This one should be a no-brainer. While some emails can be accidentally sent into your spam folder without you even listing it as spam, most files that get sent there are just that. Spam emails that serve no real benefit to you or purpose but to get you to click their links, download their files, and get malicious software onto your computer without you knowing.

The best thing to do? Just stay away from the spam folder. Don’t go into the spam folder unless you know you were expecting an email and it just may have been sent there. And if you must go into it, make sure you’re clicking the right email before you open any files or links.

Make A Strong Password

Close-up of a mobile screen showing unread email message count
Image Source

The best way to defend your information and emails before getting anti-virus software would be to ensure your password is strong, unique, and can’t be easily guessed just by gathering information about you.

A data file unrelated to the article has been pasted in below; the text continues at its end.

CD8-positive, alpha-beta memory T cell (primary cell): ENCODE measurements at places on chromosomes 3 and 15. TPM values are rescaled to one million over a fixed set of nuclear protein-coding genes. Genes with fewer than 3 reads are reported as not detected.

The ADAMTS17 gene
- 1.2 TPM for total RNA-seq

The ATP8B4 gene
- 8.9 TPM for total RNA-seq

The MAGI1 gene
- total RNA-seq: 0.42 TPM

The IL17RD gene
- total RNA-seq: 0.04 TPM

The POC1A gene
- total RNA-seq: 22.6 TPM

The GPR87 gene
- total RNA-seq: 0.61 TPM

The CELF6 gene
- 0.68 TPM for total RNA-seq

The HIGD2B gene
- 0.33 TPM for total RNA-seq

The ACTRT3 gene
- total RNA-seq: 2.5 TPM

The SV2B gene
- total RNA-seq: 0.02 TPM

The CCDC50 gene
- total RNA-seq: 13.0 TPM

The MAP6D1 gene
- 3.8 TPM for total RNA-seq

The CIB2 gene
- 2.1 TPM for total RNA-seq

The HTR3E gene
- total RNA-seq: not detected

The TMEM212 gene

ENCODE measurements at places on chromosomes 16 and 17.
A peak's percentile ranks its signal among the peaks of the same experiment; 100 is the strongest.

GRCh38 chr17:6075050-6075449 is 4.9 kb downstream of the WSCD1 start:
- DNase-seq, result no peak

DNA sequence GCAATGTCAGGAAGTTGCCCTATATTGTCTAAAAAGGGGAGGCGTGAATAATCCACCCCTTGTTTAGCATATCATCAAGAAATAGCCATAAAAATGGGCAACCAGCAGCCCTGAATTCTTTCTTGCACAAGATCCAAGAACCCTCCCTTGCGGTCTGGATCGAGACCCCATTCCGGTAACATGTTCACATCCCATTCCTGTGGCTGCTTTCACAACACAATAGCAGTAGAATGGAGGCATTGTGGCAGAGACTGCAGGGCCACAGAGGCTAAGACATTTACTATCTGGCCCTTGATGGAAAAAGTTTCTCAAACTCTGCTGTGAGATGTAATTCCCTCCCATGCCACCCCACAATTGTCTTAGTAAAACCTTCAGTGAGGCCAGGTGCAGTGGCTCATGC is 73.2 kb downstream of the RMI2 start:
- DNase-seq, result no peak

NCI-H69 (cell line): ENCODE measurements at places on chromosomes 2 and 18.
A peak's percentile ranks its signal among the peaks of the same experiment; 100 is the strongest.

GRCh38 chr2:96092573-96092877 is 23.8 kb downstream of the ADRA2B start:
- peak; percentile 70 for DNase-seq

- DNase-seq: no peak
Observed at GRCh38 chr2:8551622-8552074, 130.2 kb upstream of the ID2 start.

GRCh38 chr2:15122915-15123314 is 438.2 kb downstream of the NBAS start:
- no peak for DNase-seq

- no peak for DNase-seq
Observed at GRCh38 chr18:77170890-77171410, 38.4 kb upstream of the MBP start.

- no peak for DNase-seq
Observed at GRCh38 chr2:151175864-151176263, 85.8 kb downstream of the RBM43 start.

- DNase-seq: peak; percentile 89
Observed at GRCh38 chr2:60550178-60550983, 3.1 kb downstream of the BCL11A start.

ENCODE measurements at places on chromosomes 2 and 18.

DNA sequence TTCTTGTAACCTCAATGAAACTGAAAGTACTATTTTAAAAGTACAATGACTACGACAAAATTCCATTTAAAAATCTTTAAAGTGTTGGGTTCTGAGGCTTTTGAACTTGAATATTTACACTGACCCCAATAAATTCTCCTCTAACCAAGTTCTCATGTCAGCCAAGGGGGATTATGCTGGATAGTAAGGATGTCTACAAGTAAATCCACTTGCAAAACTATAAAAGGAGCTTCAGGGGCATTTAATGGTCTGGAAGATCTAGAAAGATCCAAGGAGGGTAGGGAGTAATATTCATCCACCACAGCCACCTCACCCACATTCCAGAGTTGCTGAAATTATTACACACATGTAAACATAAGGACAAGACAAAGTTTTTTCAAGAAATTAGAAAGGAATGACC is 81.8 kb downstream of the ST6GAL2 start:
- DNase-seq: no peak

While most sites and emails are now requiring you to follow their basic protocols to make strong passwords that would increase security, you should do your best to exceed these expectations and make a password that only you would know, that you don’t share, and ensure no one would be able to guess.

Invest In Anti-Virus Software

The second line of defense, which kinda counts as both a first and second, would be anti-virus software. This software can prevent you from opening content that has malicious activity on it by scanning it before you open any email or link.

Secondly, if you somehow do open a link that gets your computer infected or gets a virus put out to steal your information, the anti-virus software will start working right away to fight and delete this bug from your computer. Thus doing two jobs at once to defend your computer.

Be Wary with WiFi Connections

So you’re going out to a coffee house and bringing your laptop so you can relax and do some work with their free WiFi, but you notice their WiFi is down, and in turn, there is another unlocked free connection you can make. While in your head this may seem like a great idea… it’s not.